I would like to point to Barrows's book as an example of how NOT to end up with that problem.
Her characters are REAL. At the start of the book we have a large cast of characters, only one of which is what translates into a Christian. Another used to be a Christian (Barrows calls them Yawveh-Followers) but fell away from faith when faced with a tragedy and doesn't understand why anyone would trust God. Yet another feels like God betrayed her, and yet another is the equivalent of Jewish. The rest don't seem to have much of an opinion on the matter but certainly aren't Christians. All of these characters have diverse backgrounds which caused unique struggles and fears and all that other good stuff.
The Christian wasn't bland, either. True, at first he seemed to have an extremely strong faith and even tries to evangelize several times to other characters. However, he has a hatred for one particular character, complains, and engages in other normal human behaviors. Towards the end of the book he even struggles with his faith. THESE ARE THE KINDS OF CHRISTIAN CHARACTERS I WANT. The kind that is relatable, real, flawed.
I felt like The Follower was a truly accurate representation of Christians and following God, not the glorified versions I've read before. And for that, I am so incredibly grateful, because I think that the world does really need good Christian books and good Christian authors who are willing to show that being a Christian isn't a cakewalk. It's hard just like anyone else's life; the only difference is that we have a God we can turn to and put our hope in. Not hope that one day life on earth will be perfect, but hope that He will bring us through life's struggles, make us stronger, and eventually take us to heaven to live in His presence.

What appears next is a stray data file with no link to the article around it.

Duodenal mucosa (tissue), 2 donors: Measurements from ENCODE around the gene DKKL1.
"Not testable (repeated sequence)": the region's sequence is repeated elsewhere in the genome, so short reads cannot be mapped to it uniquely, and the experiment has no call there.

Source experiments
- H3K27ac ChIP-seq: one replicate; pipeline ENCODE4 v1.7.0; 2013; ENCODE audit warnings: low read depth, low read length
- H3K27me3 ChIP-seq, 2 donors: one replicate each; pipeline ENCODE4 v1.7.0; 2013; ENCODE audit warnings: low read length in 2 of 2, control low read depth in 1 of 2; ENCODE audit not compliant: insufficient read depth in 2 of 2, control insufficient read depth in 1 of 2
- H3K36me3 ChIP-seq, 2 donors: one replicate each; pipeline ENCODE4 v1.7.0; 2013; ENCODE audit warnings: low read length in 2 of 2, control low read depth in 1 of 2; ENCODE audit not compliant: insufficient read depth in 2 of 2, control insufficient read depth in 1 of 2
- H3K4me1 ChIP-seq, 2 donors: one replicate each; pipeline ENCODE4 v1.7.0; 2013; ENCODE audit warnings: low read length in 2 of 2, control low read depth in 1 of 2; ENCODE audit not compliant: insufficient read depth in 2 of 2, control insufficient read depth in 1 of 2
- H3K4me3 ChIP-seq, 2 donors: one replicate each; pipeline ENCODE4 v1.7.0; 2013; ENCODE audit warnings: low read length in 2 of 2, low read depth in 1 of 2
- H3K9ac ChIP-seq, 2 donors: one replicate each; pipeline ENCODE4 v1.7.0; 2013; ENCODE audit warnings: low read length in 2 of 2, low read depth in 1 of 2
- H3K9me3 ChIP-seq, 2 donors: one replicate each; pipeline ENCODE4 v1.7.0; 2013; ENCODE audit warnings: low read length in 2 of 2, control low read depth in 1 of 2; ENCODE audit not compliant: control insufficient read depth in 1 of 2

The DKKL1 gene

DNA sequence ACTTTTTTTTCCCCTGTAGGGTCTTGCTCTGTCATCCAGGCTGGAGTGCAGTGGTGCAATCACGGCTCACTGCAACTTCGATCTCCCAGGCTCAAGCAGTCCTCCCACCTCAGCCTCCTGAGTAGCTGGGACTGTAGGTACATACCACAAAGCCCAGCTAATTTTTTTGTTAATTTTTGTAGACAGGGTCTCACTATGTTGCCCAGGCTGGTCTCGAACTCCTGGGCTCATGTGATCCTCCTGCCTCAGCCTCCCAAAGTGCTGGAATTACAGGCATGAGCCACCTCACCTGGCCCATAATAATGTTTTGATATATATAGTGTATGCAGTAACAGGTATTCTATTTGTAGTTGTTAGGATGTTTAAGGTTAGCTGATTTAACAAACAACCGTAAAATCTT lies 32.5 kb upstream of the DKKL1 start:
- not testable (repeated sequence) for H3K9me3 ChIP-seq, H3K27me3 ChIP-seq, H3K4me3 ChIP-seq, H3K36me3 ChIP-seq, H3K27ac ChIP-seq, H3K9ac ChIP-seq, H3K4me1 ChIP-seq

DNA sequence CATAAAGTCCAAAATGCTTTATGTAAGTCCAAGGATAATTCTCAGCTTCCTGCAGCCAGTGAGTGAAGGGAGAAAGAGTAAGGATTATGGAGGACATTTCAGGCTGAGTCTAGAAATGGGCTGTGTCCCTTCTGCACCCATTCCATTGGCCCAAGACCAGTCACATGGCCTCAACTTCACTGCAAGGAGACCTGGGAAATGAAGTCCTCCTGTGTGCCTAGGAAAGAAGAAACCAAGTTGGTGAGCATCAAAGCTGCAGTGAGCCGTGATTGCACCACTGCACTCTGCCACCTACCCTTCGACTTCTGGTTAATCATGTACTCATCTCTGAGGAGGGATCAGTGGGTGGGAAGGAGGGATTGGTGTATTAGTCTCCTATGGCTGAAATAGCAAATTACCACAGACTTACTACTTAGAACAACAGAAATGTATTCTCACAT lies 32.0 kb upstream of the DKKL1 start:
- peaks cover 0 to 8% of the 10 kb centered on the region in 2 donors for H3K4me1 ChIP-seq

And I heard a loud voice from the throne saying, "Behold, the dwelling place of God is with man. He will dwell with them, and they will be His people, and God Himself will be with them as their God. He will wipe away every tear from their eyes, and death shall be no more, neither shall there be mourning, nor crying, nor pain anymore, for the former things have passed away." - Revelation 21:3-4 (ESV)
So. Read The Follower if you like a fantasy with dragons and good characters and drama and fights and angst and a true representation of Christianity. If you do read it, or already have, comment below and let me know what you thought. 


  1. I THINK I NEED THIS BOOK IN MY LIFE. I have the same problem with perfect Christian characters, and I would love for it to start changing.

    1. Read it. What do you have to lose?
      Plus you'll be supporting Carissa from GTW.

    2. Read it. What do you have to lose?
      Plus you'll be supporting Carissa from GTW.

  2. I've heard a lot of good things about this book. I may pick it up after I get an opening in my reading list. It's hard to find a good balance with Christian characters. I do know several that do a great job though. Thank you for the review. :)